Opponents of the rule cited implementation costs—such as the costs to retrain advisors or update legal procedures and technologies—as a reason to not support it. They also argued that, if forced to abide by the fiduciary rule, they would no longer find it economically feasible to provide services to lower-balance accounts.

But we believe the rule’s opponents actually pushed back because they wanted to preserve an outdated status quo—one that did not always put customers first, or prioritize transparency, innovation and unconflicted advice.

In plain speak, opponents were focused on the potential impact the fiduciary rule would have on their bottom lines.

We’re optimistic about the DOL’s rule-making and what it represents.

Joshua Brown, CEO, Ritholtz Wealth Management; author of the blog “The Reformed Broker

My initial read on the DOL's final fiduciary rule: Literally nothing changes. I don't hate [the rule]. I’m glad they preserved the choice for advisors in terms of fund cost, so that not everyone has to buy an index fund. But these provisions mean nothing much will really change, on the ground. Same products, same conflicts, just a touch more disclaimers on the paperwork that no one will read.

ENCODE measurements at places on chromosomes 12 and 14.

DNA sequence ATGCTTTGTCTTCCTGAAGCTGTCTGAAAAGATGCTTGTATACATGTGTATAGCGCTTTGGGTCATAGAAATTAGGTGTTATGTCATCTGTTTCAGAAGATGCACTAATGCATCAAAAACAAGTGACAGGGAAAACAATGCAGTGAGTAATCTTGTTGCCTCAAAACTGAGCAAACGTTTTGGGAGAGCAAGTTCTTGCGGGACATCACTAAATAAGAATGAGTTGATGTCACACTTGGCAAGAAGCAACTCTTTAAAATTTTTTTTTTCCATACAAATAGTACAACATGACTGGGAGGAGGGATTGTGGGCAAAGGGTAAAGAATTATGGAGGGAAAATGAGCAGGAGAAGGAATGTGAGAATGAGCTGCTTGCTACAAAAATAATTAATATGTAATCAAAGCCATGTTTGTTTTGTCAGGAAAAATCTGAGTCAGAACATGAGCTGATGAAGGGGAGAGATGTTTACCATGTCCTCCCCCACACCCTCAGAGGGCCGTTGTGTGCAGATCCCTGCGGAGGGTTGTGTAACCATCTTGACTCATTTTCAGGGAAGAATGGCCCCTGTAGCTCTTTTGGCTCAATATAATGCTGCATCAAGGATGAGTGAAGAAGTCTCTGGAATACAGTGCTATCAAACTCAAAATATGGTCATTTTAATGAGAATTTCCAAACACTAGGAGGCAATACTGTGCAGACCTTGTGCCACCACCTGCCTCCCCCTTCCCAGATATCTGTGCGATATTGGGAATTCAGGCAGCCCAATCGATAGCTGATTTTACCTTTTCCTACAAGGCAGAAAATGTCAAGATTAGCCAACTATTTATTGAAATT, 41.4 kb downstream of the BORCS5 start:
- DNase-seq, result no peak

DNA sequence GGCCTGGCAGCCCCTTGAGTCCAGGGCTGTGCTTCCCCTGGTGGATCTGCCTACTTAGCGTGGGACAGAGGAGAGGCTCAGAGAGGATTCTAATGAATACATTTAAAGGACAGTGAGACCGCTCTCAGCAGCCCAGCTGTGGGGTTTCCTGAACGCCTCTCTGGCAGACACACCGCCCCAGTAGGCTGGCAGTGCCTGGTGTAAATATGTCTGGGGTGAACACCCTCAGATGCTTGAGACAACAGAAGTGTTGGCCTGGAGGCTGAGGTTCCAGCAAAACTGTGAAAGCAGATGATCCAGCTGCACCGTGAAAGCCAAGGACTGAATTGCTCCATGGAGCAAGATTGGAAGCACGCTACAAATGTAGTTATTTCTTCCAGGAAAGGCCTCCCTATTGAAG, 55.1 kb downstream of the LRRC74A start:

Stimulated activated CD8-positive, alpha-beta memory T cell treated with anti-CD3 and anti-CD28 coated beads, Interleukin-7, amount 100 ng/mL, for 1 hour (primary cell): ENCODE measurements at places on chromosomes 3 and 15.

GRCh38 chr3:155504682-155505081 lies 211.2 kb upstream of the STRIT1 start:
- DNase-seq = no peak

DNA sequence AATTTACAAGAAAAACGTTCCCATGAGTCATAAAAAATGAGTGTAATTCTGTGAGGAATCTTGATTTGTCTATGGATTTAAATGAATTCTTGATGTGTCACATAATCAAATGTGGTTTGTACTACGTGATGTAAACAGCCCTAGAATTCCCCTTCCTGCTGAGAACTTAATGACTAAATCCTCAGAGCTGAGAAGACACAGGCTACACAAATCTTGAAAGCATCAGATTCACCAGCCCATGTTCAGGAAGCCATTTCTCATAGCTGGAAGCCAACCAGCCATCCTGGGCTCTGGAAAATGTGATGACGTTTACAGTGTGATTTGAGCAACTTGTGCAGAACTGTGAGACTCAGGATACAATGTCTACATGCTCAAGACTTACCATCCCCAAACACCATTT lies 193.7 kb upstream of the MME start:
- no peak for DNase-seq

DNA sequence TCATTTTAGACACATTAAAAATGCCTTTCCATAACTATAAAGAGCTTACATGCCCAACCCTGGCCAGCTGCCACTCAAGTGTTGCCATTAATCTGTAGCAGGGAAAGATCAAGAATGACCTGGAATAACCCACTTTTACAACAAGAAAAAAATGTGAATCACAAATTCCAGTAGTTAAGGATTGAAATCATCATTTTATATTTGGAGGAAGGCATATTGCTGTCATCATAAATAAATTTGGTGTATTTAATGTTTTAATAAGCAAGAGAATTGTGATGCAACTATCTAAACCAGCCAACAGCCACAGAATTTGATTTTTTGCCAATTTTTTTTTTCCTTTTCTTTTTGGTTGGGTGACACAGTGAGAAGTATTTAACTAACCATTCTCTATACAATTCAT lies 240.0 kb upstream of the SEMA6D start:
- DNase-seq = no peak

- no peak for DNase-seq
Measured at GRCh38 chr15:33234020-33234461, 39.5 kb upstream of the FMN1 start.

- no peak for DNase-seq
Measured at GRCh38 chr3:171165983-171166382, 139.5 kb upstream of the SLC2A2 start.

Allan Roth, founder, Wealth Logic LLC, an hourly based financial planning firm

I’m of the belief that consumers are actually harmed if they are told by their advisor that they must put the client’s interests ahead of their own and then don’t. It builds a trust that might not be there if a lower standard is communicated.

The question remains as to whether any regulator or credential licensor (such as the CFP Board) will actually begin to enforce the fiduciary standard.

In my view, if past is prologue, then there is little reason for optimism that this will ultimately be good for consumers. But perhaps the Department of Labor's approach will be different. After all, they at least think something going on right now is wrong, and I couldn’t agree more.

Contact Cinthia Murphy at [email protected].

Cinthia Murphy is head of digital experience, advocating for the user in all that etf.com does. She previously served as managing editor and writer for etf.com, specializing in ETF content and multimedia. Cinthia’s experience includes time at Dow Jones and former BridgeNews, covering commodity futures markets in Chicago and Brazil equities in Sao Paulo. She has a bachelor’s degree in journalism from the University of Missouri-Columbia.